The inauguration of Joe Biden as the 46th President of the United States of America and Kamala Harris as Vice President was held at the United States Capitol yesterday, January 20th, 2021. Let’s listen to Joe Biden’s inaugural address and learn English.
My fellow Americans, we have to be different than this. America has to be better than this, and I believe America is so much better than this. Just look around here. We stand in the shadow of the Capitol dome as was mentioned earlier completed amid the Civil War when the Union itself was literally hanging in the balance.
Yet we endured, we prevailed. Here we stand, looking out on the great mall where Dr. King spoke of his dream. Here we stand where, 108 years ago, at another inaugural, thousands of protesters tried to block brave women marching for the right to vote, and today we mark the swearing-in of the first woman in American history elected to national office, Vice President Kamala Harris.
Don’t tell me things can’t change. Here we stand across the Potomac from Arlington Cemetery where heroes who gave the last full measure of devotion rest in eternal peace, and here we stand just days after a riotous mob thought they could use violence to silence the will of the people, to stop the work of our democracy, to drive us from this sacred ground. It did not happen; it will never happen, not today, not tomorrow, not ever. Not ever.
To all of those who supported our campaign, I am humbled by the faith you have placed in us. To all of those who did not support us, let me say this: Hear me out as we move forward, take a measure of me and my heart. If you still disagree, so be it. That’s democracy, that’s America. The right to dissent peaceably within the guardrails of our republic is perhaps this nation’s greatest strength. Yet hear me clearly: Disagreement must not lead to disunion, and I pledge this to you: I will be a president for all Americans, all Americans.
And I promise you I will fight as hard for those who did not support me as for those who did.
Today is Martin Luther King Jr. Day. Learn English with Martin Luther King, Jr. in his most famous speech at the Lincoln Memorial in Washington, D.C. on August 28th, 1963. – Watch with big English subtitles.
We would like to share a nice song about Indigenous Peoples’ Day. Although the video title says the song is for kids, it is actually good for everybody because it teaches history with many new or old names and vocabulary through its lyrics. Enjoy the video!
Do you want to know why we celebrate Indigenous Peoples’ Day instead of Columbus Day?
“There was nothing to discover,” said Heather Bruegl, cultural affairs director for the Stockbridge-Munsee Community of Mohican Indians, a nation with Hudson Valley roots that was pushed into Wisconsin.
“It’s not like they were lost,” she said. “There were people already here. In our community, we like to joke and say that we discovered Henry Hudson off our shores.”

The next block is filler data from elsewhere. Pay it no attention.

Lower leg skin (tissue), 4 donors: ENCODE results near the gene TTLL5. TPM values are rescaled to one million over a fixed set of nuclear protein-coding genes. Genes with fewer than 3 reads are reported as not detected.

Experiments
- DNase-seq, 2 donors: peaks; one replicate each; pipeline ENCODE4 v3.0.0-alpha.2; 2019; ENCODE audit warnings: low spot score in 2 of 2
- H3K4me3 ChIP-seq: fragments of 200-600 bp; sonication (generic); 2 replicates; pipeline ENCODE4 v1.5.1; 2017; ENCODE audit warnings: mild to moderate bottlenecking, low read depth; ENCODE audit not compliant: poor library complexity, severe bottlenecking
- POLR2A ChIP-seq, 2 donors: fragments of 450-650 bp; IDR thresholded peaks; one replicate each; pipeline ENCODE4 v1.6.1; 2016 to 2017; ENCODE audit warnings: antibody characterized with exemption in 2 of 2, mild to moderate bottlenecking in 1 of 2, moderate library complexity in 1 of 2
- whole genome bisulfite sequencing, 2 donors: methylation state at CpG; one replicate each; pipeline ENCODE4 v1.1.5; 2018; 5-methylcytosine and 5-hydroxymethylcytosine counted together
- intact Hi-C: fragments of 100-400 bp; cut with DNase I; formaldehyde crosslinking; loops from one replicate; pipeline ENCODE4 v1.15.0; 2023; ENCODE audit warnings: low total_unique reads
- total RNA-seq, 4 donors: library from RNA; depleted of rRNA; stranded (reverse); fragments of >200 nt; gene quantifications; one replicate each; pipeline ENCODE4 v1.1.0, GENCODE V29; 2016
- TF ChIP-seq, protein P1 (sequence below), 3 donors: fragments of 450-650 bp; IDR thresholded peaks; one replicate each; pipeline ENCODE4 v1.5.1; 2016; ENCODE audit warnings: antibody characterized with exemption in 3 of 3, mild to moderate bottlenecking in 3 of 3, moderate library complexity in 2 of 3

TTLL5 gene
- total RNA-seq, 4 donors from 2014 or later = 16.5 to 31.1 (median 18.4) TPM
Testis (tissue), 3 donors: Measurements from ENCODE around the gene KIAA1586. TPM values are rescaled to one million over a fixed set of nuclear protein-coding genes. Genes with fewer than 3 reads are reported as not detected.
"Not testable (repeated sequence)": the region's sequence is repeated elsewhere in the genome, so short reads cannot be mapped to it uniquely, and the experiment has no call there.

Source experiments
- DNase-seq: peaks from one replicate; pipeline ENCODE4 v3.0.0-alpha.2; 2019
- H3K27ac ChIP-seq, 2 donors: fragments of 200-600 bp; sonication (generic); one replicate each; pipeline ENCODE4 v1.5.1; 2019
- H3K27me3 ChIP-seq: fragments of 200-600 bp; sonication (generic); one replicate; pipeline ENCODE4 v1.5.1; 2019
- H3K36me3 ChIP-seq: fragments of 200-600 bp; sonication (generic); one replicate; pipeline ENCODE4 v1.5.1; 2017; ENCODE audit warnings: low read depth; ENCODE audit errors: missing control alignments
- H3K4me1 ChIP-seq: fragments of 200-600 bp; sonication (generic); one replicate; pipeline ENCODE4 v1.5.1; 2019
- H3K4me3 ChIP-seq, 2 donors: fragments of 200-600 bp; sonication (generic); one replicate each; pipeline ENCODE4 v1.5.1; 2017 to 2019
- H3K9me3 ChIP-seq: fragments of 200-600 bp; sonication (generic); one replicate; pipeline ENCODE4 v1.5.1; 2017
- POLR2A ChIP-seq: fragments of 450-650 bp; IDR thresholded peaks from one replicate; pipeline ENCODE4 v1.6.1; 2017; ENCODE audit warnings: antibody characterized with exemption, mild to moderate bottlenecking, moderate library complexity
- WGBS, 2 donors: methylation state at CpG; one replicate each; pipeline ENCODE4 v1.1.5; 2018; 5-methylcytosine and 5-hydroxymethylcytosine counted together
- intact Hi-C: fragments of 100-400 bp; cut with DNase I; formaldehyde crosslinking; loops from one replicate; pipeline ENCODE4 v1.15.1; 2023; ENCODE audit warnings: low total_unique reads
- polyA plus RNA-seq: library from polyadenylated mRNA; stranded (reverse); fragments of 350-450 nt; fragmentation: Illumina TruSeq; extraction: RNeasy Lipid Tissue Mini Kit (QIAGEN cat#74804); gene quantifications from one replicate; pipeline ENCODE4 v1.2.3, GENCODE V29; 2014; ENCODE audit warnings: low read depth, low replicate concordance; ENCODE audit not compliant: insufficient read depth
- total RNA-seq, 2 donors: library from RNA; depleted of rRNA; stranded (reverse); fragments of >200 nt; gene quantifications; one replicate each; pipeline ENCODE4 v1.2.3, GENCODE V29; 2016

Columbus landed in the Caribbean and never made it to what is now the United States, but that didn’t necessarily matter for his significance to this country, Feinman said.
“He was always recognized as being the one who opened the Western hemisphere to all the people who came afterward,” he said. “That was a historically significant act.”
But it wasn’t an act that people with indigenous heritage typically celebrate, Bruegl said. Treating it as one, especially in schools, can have a detrimental effect on students who aren’t of European descent.
“Settler colonialism definitely plagues our history that is taught in schools, unfortunately,” she said. “It’s a Eurocentric history that we’re taught, so if you’re an indigenous student, if you are a student of color, you don’t see yourself in that history. I think it hinders the learning process.”
from Columbus Day still rules across New York, where Indigenous Peoples Day has been slow to catch on
Today is a special holiday in the United States. Read the article below and watch the video above to learn more about Juneteenth and then when you’re ready take the quiz to test your understanding! (Remember when watching videos you can slow it down by going to the Settings and changing the Playback Speed!)
Juneteenth is a 155-year-old holiday celebrating the emancipation of African-Americans from slavery in the U.S. It is celebrated on June 19 (the name is a combination of the words “June” and “nineteenth”) because on that date in 1865, Major General Gordon Granger of the Union Army landed in Galveston, Texas and informed slaves that the Civil War had ended and slavery had been abolished.
The Lenape, Manhattan’s original inhabitants, called the island Manahatta, which means “hilly island.”
Rich with natural resources, Manahatta had an abundance of fruits, nuts, birds, and animals. Fish and shellﬁsh were plentiful and the ocean was full of seals, whales, and dolphins. Migrant birds ﬂew to local marshes based on the available food supply or weather conditions.
The body of water off the coast of Lower Manhattan is an estuary, a place where saltwater from the Atlantic Ocean mixes with freshwater from the Hudson River. Estuaries are particularly good places for wildlife to live.
The Lenape called the Hudson River Shatemuc, meaning “the river that ﬂows both ways,” because the river alternates its ﬂow from north to south along with the Atlantic tides. Shatemuc was an important water route for the Lenape who traded with other Native people living in villages along its banks.